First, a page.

Ribeira Sacra’s affinity for growing complex and extremely aromatic Mencía has turned it into something of a sensation.  Producers from other parts of Spain have opened facilities in the region, and many of the best examples of varietal Mencía wine come from here.



Along the border with Portugal lies Monterrei, Galícia’s warmest and most mountainous region.  Modern winemaking has lagged behind here, compared to nearby regions but, just as in Ribeiro, growers have rediscovered indigenous varieties.  Matching local grapes with modern winemaking techniques has resulted in the resurgence of unique wines made from grapes like Monstruosa, so named for the large size of its berries.  Mencía and Tempranillo also grow here, Monterrei being the only part of Galícia warm enough for the latter to ripen.


Valdeorras and Godello

bodegas-a-coroa-godello-valdeorras-spain-10366772By the 1970s, winemaking in northwestern Spain had all but disappeared, except for high-yield crops of Palomino that were uninteresting to drink.  Many of the indigenous grape varieties tottered on the brink of extinction, including Godello, the hallmark white wine of Valdeorras.  Diligent farmers worked to reestablish Godello plantings, believing that it was uniquely suited to the terroir there.  Boy, were they right!  These wines, less well-known than the Albariños from Rías  Baixas to the west, exhibit a racy minerality juxtaposed with full, ripe fruit.  These wines, some of which are barrel-aged, have weight and alcohol and complexity, to boot.  While their star is on the rise in wine markets the world over, they remain relative bargains.  Jancis Robinson sums them up this way:

“The more I taste this north-west Spanish white wine variety, the more I love it. .  [It] combines the structure of white burgundy with the finesse of a juicily mineral grape. . . Godello is a variety that is well capable of making wines that improve with age.”

I couldn’t agree more!

While Valdeorras is clearly white wine country, a little red wine, mostly from Mencía, is made.  And, as with Monterrei and Ribeiro, there is new-found interest in cultivating indigenous Galícian grapes like Merenzao (aka Bastardo.)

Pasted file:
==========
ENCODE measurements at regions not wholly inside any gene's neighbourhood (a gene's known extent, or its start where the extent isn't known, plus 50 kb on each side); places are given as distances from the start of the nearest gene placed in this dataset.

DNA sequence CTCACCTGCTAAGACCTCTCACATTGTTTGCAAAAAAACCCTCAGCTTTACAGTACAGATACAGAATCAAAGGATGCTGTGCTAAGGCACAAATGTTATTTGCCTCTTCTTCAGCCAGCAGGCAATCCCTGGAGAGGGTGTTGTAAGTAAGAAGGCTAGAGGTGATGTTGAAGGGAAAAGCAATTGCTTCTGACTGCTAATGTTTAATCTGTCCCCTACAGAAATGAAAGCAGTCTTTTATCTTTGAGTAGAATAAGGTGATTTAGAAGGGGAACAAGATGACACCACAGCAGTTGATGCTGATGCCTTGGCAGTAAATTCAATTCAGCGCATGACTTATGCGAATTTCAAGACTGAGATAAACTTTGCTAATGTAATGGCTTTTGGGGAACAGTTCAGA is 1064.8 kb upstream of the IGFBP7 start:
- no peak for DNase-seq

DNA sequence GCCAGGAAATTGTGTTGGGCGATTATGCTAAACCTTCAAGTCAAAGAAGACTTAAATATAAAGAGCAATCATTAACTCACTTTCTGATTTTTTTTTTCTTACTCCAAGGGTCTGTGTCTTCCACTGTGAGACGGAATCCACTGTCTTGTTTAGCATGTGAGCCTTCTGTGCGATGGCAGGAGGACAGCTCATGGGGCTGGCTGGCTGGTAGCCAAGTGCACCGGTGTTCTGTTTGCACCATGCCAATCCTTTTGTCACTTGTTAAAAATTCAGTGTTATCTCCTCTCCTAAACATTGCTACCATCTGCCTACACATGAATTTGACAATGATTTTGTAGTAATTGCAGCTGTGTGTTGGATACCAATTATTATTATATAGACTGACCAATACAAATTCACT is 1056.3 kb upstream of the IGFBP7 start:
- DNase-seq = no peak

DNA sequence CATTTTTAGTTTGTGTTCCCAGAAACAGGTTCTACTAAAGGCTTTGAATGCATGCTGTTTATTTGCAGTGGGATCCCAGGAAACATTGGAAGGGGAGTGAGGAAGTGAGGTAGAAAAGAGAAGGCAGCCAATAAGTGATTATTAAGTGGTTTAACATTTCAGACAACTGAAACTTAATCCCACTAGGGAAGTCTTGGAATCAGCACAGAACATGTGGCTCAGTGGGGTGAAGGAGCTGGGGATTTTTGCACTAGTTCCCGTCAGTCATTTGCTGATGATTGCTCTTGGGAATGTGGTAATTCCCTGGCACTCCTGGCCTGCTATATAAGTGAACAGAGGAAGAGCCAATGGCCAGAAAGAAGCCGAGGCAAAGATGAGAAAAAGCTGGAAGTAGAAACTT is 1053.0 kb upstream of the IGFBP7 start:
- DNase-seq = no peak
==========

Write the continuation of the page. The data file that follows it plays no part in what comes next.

So, Back to the Vuelta . . .

I’ve been watching the recap show of each day’s stage and, thus far, I’m finding it a little disappointing.  Why?  Much as I love the climbing stages, when I marvel at the seemingly impossible feats accomplished by the tiniest members of the peloton, I miss the big sprint finishes.  The big personalities of Peter Sagan and Marcel Kittel, and original gangsters like Fabian Cancellara.  Day in and day out, not much changes in the standings.  But on the bright side, we’re getting to know some of the up-and-comers of the cycling world:  the guys who will drive the sport forward for the next decade.

Et4. Tour SanLuis 2014
Darwin Atapuma by

One of my favorites is Darwin Atapuma, currently in the red jersey of the overall leader.  He’s from Colombia and can climb like a . . . well, you know!  It’s been fun watching him stand atop the podium each day, receiving his bouquet and new jersey from the Amazon gazelles (podium girls) who tower over him.  And how cool is his name?  If I had a kid, I’d name him Darwin Atapuma.  Hell, if I had a dog I’d name him that.  His countryman, Winner Anacona, has a pretty good moniker, too.  What a way to send your kid into the world!  For those who say that a name is destiny, what do you think of Winner?  Now that I think about it, the Colombians have brought a lot of flash to the Vuelta, most of it surrounding the estimable Nairo Quintana.  As yet, he hasn’t made a big splash but tomorrow the peloton breaks into the mountains, where they will remain for approximately two months (I’m kidding – sorta) until the next sprint stage in Madrid.  That’s Nairo’s milieu, so I’m expecting him to emerge and kick some butt.  I hope Spain’s Alberto Contador will be in the mix – he’s such a tough competitor – but he was involved in a crash yesterday that looked eerily like one he experienced in the Tour de France, and caused him to abandon the race.  Fuerza, Alberto!

So forget what I said about the Vuelta being less-than.  It’s about to get “real in the field,” as Snoop Dogg says.  The mountains await.  Pour yourself a glass of Galícian wine and pull up a chair.